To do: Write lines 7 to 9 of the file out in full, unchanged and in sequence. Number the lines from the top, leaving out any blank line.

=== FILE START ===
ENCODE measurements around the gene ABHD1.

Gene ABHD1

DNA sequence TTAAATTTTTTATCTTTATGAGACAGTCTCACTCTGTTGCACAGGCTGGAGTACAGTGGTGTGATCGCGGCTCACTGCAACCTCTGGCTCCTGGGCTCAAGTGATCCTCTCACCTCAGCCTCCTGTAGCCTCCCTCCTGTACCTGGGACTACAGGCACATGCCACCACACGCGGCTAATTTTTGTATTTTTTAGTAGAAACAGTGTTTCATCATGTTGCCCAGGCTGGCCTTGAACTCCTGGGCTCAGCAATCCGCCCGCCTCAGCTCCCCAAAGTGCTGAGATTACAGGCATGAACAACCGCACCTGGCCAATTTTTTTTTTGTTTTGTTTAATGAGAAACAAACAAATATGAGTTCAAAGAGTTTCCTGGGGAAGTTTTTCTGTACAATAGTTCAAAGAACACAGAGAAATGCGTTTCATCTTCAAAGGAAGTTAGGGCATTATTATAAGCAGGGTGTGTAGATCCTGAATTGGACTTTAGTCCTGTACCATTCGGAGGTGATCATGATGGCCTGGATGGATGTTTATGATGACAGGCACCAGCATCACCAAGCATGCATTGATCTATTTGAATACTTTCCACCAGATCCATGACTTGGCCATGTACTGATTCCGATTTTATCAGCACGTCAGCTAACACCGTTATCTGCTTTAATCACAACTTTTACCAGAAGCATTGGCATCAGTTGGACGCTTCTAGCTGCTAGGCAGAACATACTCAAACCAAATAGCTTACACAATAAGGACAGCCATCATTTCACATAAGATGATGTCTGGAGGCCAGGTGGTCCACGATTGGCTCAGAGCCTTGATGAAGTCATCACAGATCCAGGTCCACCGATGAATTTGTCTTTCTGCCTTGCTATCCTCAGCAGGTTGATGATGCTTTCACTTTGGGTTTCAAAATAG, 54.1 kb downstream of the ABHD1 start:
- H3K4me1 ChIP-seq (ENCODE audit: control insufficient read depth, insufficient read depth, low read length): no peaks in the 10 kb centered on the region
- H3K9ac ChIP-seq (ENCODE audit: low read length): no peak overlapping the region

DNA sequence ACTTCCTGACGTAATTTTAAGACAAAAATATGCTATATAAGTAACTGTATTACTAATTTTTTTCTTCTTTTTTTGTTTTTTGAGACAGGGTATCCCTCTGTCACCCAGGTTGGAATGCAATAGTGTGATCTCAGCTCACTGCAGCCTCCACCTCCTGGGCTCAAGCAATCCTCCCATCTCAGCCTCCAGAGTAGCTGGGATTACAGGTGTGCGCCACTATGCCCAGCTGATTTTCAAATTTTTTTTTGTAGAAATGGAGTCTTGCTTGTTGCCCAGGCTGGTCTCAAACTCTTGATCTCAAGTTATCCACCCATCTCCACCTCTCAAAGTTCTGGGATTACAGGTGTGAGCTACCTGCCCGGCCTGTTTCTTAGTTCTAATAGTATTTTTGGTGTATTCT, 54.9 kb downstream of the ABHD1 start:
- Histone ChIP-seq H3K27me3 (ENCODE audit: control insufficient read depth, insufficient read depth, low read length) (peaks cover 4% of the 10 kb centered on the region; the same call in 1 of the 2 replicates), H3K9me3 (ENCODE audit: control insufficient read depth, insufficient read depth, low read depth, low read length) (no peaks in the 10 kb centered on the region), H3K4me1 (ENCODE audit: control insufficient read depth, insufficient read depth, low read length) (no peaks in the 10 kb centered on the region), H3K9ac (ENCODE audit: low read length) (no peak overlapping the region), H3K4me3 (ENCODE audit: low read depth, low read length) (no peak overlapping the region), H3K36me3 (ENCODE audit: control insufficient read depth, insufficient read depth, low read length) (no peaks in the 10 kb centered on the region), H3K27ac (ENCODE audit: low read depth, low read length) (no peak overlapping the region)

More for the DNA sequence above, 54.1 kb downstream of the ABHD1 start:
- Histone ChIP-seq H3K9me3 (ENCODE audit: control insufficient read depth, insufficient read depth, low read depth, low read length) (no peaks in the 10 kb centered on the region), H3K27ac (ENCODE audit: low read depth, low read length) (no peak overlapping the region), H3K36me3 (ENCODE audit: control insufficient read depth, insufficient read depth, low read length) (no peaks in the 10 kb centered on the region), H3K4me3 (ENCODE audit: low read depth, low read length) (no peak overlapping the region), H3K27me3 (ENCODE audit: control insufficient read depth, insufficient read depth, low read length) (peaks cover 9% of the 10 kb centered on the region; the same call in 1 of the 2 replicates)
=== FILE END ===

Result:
- Histone ChIP-seq H3K27me3 (ENCODE audit: control insufficient read depth, insufficient read depth, low read length) (peaks cover 4% of the 10 kb centered on the region; the same call in 1 of the 2 replicates), H3K9me3 (ENCODE audit: control insufficient read depth, insufficient read depth, low read depth, low read length) (no peaks in the 10 kb centered on the region), H3K4me1 (ENCODE audit: control insufficient read depth, insufficient read depth, low read length) (no peaks in the 10 kb centered on the region), H3K9ac (ENCODE audit: low read length) (no peak overlapping the region), H3K4me3 (ENCODE audit: low read depth, low read length) (no peak overlapping the region), H3K36me3 (ENCODE audit: control insufficient read depth, insufficient read depth, low read length) (no peaks in the 10 kb centered on the region), H3K27ac (ENCODE audit: low read depth, low read length) (no peak overlapping the region)

More for the DNA sequence above, 54.1 kb downstream of the ABHD1 start:
- Histone ChIP-seq H3K9me3 (ENCODE audit: control insufficient read depth, insufficient read depth, low read depth, low read length) (no peaks in the 10 kb centered on the region), H3K27ac (ENCODE audit: low read depth, low read length) (no peak overlapping the region), H3K36me3 (ENCODE audit: control insufficient read depth, insufficient read depth, low read length) (no peaks in the 10 kb centered on the region), H3K4me3 (ENCODE audit: low read depth, low read length) (no peak overlapping the region), H3K27me3 (ENCODE audit: control insufficient read depth, insufficient read depth, low read length) (peaks cover 9% of the 10 kb centered on the region; the same call in 1 of the 2 replicates)